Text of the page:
Plan well in advance. Unless you already have a firm idea of the kind of cake you'd like, there will need to be time to look around at options, as well as booking the cake creator, allocating the funds, and finding any special decorative elements. So be sure to give yourself plenty of planning time. Be aware that cake makers who are in high demand can be booked out during the high summer season, so don't leave your booking too late if marrying at this time.
Start looking for ideas. While your wedding theme might automatically suggest the type of wedding cake, this won't always be self-evident or in line with your other preferences. When choosing a cake style, consider looking at the following research resources:
- Read wedding magazines that feature cakes
- Look online at wedding cake ideas
- Look in baker's displays, particularly those who specialize in cakes and fine pastry making
- Look in old family photos for cake ideas (especially nice if you want to carry on a tradition).
Know the traditional and alternative wedding cake choices. The following cakes are among those considered appropriate for the wedding context. While a big, complicated single cake perfectly covered in frilly frosting or smooth fondant may be beyond a typical home baker's skill, several cheery alternatives aren't!
- Tiered fruitcake with marzipan (traditional): This is the standard type of wedding cake that has a long history behind it, and is said to be modeled on London's Bride's Church (England) This cake is rich and not everyone likes the taste or the formality of this kind of cake.
- Cupcake wedding cake (alternative): This kind of cake has gained a lot of followers in recent years. It's a tower of cupcakes that are usually in different flavors. The frosting can include many different types of symbols, initials, flowers, fruits, etc. as preferred. While many bakers are happy to make this kind of cupcake, this style is also great for a wedding reception planned for home as the cupcakes can be made easily in advance and frosted by generous family members just prior to the wedding. Or, buy them in bulk pre-frosted, and add a few finishing touches!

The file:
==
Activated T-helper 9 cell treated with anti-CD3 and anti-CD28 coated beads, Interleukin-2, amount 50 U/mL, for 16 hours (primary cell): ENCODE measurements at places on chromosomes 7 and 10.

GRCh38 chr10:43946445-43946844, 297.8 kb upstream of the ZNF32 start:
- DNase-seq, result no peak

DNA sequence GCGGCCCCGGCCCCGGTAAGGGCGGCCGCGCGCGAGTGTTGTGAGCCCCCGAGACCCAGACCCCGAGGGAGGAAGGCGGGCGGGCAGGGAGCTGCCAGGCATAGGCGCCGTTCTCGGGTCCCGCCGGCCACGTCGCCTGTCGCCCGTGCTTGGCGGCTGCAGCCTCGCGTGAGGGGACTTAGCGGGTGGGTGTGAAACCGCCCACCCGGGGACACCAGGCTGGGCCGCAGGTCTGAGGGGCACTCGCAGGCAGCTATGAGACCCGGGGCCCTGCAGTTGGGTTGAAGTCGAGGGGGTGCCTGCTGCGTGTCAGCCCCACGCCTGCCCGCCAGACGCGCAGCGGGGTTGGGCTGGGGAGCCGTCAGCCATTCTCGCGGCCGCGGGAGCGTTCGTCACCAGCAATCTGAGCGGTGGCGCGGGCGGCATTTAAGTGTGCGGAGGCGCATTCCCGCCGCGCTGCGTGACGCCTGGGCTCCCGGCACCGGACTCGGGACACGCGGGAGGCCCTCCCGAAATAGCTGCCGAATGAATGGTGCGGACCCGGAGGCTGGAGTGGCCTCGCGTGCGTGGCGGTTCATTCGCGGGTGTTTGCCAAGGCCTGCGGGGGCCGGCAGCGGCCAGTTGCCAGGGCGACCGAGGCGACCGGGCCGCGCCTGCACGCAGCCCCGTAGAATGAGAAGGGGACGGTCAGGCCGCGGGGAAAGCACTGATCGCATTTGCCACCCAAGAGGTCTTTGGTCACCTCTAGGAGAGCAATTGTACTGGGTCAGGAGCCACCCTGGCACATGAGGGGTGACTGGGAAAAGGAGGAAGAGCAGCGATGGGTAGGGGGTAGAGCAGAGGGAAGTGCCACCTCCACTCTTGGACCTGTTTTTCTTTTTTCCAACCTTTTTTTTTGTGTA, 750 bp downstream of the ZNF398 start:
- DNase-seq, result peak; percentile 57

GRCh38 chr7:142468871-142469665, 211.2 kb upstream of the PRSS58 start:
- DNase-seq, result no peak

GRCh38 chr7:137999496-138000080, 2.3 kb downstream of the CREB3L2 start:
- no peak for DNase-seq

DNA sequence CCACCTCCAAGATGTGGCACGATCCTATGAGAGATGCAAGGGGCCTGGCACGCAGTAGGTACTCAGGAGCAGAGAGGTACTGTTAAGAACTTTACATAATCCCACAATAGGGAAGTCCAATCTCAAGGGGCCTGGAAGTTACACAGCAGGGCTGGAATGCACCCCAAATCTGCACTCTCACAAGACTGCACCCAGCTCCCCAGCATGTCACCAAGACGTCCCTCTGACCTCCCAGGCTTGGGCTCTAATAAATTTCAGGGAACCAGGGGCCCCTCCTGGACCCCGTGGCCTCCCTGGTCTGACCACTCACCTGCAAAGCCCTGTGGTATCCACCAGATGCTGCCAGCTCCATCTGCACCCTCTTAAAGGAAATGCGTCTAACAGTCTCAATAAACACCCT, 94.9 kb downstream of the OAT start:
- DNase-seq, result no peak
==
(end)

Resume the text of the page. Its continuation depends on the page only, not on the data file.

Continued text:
- The tiered stand is widely sold as a "cupcake tree".
- Croquembouche (French traditional): This high cone of profiteroles with a cascade of toffee (to which can be added sugared/candied almonds, chocolate, flowers, ribbons, etc.). This cake can usually serve around 30-40, so if you have more guests, consider several croquembouche. As a form of dessert, Croquembouche takes care of the dessert menu, which can be an excellent solution for a tight budget. As a delicate cake, you need to be assured of careful delivery.
- Chocolate cake (French): Chocolate cake has had an avid following at weddings for quite a while now and the French wedding cake is lavishly decorated with a lace style. The relevant baker would be a French patisserie.
- Cheese cake: For the bride and groom who don't much like cake, a cheese cake is an option. This isn't a cheesecake, it's a layer of cheeses! One large cheese disk is on the base, with smaller cheese layers working their way to the top. Flowers and other decorations are added to the cheese layers. This can work out to be much cheaper than a traditional wedding cake but still lets you have the "layers".
- Theme cake: There is a definite tradition of theme cakes for geek weddings. Cakes from Star Wars, Star Trek, and other sci-fi flicks are not unusual, as are cakes from beloved themes such as manga, anime, Hello Kitty, and anything that takes the fancy of the bride and groom. This sort of cake will come naturally to you if both of you are huge fans of something!
- Cookies. A lavish "cookie table" assortment, often carefully arranged, is a Pittsburgh-area tradition. It could accompany a simpler cake, and many people can contribute without needing to coordinate efforts much in advance.
Decide on your budget. Once you've got some idea of the type of cake you'd like, you'll need to work out how much money you have to spend on the cake. Be realistic and compare the prices of various cake vendors. When it gets down to the time of choosing the baker, you can ask for quotes and then compare these and ask for discounts where appropriate.
Visit the bakers and caterers who specialize in weddings and that seem like good choices to you. Ask to see their portfolios of cake ideas. Ask them to show you photographs of previous cakes. Don't rush this step–take time to compare and contrast the different styles and specialties provided by each baker.
- Ask for demonstrations of decorative elements such as writing in chocolate if you're not sure.
- Always ask to taste their cake. You need to know if the bakery's cakes have the texture and flavor you like. Even if it's a place you already purchase from, ask for a taste of their more recent cakes, in case anything has changed such as ingredients or methods. Good bakeries will offer a small selection to taste from.
Choose your baker. Keep working with the baker regularly to improve and adjust your cake ideas. Ask for sample mock-ups to help you through the process. Be sure to let your baker know about decoration and design wishes, and if you intend on providing any of the cake decorations, get these to the baker on time.